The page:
A family history
Previous inhabitants of the Domaine
The earliest evidence of human habitation at Saint-Ferréol (in the form of burial sites and broken- tile-concrete floors) - dates from the 1st century B.C.
During the Middle Ages Saint-Ferréol was part of lands belonging to the Pontevès family which gave its name to the nearby castle and village.
During the twelfth and thirteenth centuries a motte-and-bailey fortification with a tower was created above the valley of the Riou. This fortification seems to have been connected with the Chapel of Our Lady of Salettes, of which the ruins can be seen 300 metres below, near the present-day farm buildings. At the eastern end of the Domaine there stood another chapel dedicated to Saint Ferréol, a third-century martyr who died at Vienne in what is today the départment of Isère in Eastern France. The archives mention farm buildings nearby from the end of the fifteenth century onwards.
Pierre Maurel, the Croesus of Provence
In the middle of the seventeenth- century Louis de Pontevès sold the property to Pierre Maurel. The new owner, an entrepreneur and financier from Aix en Provence who had amassed an enormous fortune, was nicknamed the Croesus of Provence. He built a gentleman’s residence modelled on the style of the country mansions that were fashionable around Aix.
When he died, Pierre Maurel left behind a large number of heirs (having married three times and had eighteen children) but also many debts. This situation led to a series of disputes over the inheritance among his descendants. Ownership of Saint-Ferréol fell to one of his nephews.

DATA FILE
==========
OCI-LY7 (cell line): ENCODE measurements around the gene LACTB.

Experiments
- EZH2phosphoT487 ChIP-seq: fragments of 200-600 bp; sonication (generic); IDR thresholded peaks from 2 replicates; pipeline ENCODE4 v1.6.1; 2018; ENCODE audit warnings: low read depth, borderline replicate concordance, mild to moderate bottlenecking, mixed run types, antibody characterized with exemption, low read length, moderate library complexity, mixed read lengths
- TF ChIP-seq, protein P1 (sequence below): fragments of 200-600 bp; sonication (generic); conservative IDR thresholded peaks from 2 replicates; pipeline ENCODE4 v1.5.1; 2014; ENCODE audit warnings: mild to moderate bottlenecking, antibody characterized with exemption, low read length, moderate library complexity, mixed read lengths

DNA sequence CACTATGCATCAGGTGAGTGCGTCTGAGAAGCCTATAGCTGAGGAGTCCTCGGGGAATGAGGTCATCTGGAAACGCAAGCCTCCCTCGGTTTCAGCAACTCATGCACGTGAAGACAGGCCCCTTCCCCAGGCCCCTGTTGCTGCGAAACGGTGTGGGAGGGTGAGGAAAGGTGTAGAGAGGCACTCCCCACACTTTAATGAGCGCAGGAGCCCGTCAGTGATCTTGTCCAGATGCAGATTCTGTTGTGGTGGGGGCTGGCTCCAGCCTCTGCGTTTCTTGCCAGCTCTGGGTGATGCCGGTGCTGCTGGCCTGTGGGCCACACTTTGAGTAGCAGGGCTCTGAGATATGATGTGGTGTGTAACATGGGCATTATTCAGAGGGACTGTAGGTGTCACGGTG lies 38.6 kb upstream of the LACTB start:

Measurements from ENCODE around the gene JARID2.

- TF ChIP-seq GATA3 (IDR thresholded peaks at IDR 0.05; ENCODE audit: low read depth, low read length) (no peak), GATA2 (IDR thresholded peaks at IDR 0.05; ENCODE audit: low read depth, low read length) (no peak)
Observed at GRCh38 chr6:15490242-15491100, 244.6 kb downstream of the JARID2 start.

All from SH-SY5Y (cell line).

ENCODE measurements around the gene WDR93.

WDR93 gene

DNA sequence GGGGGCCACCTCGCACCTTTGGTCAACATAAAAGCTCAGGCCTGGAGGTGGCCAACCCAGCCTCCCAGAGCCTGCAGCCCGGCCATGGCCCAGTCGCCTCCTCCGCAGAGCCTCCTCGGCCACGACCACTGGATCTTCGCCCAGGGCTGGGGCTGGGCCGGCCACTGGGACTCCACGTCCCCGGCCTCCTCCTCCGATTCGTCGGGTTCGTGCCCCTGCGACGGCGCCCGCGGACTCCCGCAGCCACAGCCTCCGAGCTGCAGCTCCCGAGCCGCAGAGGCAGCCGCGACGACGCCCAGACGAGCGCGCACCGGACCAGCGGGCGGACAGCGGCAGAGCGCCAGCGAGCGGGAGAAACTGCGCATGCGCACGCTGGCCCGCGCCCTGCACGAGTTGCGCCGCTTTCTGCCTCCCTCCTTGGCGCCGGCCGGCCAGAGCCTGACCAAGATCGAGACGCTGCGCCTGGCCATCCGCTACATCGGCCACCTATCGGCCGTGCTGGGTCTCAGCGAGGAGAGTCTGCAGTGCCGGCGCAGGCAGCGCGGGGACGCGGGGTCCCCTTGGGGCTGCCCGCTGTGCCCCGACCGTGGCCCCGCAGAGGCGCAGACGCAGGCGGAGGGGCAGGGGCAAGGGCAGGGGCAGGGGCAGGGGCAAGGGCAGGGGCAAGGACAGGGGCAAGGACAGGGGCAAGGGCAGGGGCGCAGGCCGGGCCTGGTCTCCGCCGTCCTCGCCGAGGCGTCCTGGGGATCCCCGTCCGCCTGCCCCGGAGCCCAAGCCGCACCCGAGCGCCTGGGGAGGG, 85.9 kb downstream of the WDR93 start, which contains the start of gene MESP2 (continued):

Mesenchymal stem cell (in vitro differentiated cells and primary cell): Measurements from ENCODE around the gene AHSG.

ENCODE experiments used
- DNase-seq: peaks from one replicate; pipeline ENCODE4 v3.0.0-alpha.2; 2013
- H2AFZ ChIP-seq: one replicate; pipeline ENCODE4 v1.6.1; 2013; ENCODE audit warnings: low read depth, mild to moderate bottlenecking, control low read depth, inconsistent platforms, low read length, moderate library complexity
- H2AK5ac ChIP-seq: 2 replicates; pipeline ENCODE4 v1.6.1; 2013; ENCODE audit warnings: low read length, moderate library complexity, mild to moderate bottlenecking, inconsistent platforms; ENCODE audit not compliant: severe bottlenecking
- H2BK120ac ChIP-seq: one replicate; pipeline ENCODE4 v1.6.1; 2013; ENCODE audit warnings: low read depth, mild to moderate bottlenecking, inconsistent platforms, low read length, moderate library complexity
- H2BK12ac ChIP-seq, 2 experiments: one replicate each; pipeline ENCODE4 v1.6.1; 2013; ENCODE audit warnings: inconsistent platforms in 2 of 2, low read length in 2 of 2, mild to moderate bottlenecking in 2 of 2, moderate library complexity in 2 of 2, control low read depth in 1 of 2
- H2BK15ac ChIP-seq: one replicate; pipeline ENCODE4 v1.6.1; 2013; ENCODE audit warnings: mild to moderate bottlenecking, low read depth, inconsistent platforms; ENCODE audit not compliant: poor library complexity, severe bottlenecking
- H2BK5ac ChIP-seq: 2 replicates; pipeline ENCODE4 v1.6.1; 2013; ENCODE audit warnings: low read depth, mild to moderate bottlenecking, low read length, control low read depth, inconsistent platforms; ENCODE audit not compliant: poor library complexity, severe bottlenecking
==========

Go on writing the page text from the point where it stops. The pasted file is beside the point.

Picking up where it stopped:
The Lyons of Saint-Ferréol
When Saint-Ferréol was purchased by Joseph Lyon in 1720 the land and buildings were in a poor state. Joseph embarked on major renovation work. His grandson, who held the post of Treasurer of the States of Provence, continued this work with the construction in 1750 of the main part of the farm, with buildings arranged around the little yard. He improved the drainage of the fields by channelling the spring higher up.
Upon his death ownership of the property passed to his daughter Julie, widow of Alexandre Perrache d'Ampus.
The 19th and 20th centuries
Over the next hundred years the Domaine grew to its full size (185 acres of arable land, 494 acres of woodland.) New buildings increased the space for storing the harvest and giving shelter to the animals, and enabled all the work of the farm to be centred on the current site. Through marriage, the property passed to the Lyle Taulane family. Jules de Lyle Taulane made use of his farming expertise to expand the area of land that could be irrigated. In the years 1875-1880 the vineyard was destroyed by phylloxera, an insect pest accidentally imported from the United States, which ravaged a large proportion of the vines in Europe.
However, from 1899 onwards, the vineyard was gradually replanted, thanks to Jean de Jerphanion, grandson of Jules de Lyle Taulane, and grew to 111 acres. At the end of the Second World War, Jean’s nephew, Edouard de Jerphanion took up the reins. Restructuring of the estate led to the removal of some of the vines in the 1970s, and the current area of the vineyard is about 50 acres. Recent diversification has seen the development of tourist accommodation and the opening of a wine-cellar for direct sales of wine to the public.